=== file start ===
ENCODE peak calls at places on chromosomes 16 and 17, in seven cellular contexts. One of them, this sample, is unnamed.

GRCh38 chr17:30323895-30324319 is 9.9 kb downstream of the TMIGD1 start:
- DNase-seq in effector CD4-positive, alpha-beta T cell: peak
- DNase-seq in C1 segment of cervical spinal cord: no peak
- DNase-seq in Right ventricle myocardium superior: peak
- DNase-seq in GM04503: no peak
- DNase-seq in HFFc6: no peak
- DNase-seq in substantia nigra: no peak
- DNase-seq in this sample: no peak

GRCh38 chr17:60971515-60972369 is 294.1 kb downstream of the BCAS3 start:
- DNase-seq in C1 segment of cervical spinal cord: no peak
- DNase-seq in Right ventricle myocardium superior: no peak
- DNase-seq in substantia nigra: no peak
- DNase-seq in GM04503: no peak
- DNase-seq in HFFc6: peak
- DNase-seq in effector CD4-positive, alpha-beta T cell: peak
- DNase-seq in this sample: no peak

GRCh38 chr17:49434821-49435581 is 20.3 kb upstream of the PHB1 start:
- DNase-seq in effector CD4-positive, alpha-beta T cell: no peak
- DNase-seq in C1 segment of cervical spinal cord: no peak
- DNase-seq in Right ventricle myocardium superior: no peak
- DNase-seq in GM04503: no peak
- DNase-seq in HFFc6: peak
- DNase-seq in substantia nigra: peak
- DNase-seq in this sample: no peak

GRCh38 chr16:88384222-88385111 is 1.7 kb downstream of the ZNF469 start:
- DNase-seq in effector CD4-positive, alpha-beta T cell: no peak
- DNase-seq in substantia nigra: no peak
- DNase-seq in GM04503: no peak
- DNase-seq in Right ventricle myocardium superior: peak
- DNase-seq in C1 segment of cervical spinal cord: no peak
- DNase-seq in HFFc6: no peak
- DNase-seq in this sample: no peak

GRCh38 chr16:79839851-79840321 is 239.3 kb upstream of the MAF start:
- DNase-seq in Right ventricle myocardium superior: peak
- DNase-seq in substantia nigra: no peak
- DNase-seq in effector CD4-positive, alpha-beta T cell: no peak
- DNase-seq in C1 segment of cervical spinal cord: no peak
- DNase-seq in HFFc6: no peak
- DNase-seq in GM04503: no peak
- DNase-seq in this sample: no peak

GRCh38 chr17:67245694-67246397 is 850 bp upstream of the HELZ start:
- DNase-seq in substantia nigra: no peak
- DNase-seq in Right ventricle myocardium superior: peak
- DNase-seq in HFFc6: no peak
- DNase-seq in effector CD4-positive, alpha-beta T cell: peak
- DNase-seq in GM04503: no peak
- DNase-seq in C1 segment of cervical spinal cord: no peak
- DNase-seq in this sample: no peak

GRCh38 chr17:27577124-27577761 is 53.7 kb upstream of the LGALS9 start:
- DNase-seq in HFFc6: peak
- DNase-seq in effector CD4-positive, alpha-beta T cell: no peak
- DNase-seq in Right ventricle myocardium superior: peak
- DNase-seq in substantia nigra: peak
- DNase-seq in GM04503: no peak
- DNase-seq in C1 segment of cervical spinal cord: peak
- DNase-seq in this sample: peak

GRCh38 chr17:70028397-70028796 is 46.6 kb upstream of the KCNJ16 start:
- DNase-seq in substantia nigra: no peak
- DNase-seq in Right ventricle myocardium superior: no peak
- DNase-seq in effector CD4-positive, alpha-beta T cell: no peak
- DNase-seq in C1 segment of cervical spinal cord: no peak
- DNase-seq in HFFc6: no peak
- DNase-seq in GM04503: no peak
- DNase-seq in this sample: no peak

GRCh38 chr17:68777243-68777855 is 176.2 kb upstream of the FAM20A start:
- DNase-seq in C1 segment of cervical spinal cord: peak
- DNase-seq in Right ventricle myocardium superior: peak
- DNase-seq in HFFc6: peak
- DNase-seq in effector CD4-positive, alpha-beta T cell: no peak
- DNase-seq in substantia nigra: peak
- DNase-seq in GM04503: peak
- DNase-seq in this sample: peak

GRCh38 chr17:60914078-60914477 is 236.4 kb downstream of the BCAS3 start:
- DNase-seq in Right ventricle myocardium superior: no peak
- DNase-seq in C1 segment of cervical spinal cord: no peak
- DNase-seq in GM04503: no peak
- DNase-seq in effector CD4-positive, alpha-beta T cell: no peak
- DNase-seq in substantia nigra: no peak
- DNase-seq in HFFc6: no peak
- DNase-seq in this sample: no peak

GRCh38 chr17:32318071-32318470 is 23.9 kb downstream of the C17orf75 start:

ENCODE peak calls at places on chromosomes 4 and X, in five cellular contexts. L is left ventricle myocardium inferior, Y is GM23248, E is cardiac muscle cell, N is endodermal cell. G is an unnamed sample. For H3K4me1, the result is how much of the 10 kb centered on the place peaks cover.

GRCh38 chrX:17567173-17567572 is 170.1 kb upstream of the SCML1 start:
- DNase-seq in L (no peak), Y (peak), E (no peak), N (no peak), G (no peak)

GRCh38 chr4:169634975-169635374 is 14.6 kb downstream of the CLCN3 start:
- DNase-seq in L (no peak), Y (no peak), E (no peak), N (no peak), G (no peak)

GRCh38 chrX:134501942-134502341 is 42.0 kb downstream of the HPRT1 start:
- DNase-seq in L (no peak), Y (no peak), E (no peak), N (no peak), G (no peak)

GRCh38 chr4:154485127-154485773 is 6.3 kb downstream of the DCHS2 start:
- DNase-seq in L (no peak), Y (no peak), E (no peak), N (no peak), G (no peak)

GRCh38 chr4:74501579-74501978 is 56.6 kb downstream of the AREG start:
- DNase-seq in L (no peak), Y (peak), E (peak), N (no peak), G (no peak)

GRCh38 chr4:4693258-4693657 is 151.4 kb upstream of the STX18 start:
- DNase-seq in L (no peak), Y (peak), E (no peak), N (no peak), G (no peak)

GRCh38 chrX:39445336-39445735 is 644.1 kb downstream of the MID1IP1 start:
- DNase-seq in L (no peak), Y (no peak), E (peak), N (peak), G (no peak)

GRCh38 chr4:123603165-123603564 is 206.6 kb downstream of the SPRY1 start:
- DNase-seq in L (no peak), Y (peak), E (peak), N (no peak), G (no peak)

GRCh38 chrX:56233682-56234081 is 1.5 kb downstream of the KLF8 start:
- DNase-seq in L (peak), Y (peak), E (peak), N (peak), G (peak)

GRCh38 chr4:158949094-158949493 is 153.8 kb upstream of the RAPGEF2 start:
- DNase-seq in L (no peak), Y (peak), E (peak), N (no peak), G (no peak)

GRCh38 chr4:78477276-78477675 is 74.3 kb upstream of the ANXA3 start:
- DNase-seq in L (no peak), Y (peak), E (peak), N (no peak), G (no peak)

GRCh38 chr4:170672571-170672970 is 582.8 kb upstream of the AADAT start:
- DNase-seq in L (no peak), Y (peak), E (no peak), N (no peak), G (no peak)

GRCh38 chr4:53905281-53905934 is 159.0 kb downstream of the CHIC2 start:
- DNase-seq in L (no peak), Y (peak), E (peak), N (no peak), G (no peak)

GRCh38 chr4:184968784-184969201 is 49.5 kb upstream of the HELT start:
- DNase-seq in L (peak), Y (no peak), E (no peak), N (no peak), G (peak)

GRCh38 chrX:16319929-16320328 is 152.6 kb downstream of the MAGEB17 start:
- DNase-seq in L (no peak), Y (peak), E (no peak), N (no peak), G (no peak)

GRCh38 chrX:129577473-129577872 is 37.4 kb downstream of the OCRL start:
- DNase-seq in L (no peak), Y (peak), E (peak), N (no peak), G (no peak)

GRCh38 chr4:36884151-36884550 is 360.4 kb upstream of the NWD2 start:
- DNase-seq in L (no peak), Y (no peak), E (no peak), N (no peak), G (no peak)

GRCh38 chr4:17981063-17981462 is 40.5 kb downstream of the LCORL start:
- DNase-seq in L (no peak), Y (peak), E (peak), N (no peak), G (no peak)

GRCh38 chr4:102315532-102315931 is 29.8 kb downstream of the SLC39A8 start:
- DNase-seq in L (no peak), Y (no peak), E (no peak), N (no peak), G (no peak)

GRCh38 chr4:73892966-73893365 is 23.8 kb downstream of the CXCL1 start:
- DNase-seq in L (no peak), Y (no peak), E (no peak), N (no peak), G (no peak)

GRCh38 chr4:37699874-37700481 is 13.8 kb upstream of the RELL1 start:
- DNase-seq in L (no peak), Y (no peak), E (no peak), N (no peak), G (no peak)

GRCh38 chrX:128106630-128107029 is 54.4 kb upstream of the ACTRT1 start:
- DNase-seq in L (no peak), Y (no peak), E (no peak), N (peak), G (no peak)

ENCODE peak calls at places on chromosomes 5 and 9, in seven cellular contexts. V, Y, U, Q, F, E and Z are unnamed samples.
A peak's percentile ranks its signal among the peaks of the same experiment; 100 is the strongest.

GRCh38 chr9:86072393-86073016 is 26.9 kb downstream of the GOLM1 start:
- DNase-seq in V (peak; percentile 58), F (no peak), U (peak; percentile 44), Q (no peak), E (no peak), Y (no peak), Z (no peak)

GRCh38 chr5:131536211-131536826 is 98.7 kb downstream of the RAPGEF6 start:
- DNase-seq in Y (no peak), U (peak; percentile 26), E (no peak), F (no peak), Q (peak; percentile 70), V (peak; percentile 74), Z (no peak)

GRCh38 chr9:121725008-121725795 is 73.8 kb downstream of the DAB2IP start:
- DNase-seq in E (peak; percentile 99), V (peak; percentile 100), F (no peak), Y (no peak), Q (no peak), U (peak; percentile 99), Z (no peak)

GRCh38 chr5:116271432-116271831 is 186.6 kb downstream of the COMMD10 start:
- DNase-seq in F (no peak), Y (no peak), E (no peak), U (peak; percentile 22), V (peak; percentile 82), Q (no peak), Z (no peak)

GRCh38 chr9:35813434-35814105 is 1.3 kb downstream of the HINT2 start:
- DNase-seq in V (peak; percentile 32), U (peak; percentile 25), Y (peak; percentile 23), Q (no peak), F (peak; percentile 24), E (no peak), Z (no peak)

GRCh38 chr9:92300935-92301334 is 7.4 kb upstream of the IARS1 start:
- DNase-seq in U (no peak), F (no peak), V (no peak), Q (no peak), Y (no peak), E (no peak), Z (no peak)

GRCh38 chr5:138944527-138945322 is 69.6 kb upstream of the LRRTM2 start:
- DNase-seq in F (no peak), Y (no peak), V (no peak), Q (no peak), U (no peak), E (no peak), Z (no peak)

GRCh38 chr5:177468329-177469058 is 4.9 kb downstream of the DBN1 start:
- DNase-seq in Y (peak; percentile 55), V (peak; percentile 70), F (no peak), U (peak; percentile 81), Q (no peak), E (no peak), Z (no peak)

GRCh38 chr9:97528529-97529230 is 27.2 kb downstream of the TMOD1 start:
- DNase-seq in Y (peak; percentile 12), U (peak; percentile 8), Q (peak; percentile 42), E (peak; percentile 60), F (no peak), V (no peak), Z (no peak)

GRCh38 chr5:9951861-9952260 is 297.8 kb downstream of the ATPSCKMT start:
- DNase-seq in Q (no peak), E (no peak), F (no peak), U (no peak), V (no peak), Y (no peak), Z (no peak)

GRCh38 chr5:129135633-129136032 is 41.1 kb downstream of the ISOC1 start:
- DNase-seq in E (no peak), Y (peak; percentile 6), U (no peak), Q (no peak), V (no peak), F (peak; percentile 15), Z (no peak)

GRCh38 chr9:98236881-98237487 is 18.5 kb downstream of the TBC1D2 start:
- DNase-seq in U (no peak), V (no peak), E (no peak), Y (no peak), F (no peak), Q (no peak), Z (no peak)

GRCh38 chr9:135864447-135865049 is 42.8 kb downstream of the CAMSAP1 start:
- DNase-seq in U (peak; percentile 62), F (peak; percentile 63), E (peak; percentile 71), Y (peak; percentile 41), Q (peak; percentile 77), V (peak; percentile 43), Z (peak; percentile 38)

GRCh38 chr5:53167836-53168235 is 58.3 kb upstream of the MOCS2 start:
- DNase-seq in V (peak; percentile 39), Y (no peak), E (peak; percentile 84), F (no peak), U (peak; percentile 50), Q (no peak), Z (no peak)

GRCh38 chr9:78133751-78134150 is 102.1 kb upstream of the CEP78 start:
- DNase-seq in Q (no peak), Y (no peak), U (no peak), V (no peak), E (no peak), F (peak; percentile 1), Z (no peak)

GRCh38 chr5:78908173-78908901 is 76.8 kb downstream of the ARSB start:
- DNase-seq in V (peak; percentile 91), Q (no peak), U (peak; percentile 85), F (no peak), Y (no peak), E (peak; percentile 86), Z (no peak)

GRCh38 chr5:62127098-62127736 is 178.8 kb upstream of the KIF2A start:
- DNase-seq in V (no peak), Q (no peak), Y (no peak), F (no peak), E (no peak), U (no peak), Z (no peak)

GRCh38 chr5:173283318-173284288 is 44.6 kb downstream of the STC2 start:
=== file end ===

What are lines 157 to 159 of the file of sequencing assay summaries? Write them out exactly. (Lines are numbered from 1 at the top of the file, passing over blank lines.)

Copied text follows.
- DNase-seq in V (peak; percentile 39), Y (no peak), E (peak; percentile 84), F (no peak), U (peak; percentile 50), Q (no peak), Z (no peak)

GRCh38 chr9:78133751-78134150 is 102.1 kb upstream of the CEP78 start:
- DNase-seq in Q (no peak), Y (no peak), U (no peak), V (no peak), E (no peak), F (peak; percentile 1), Z (no peak)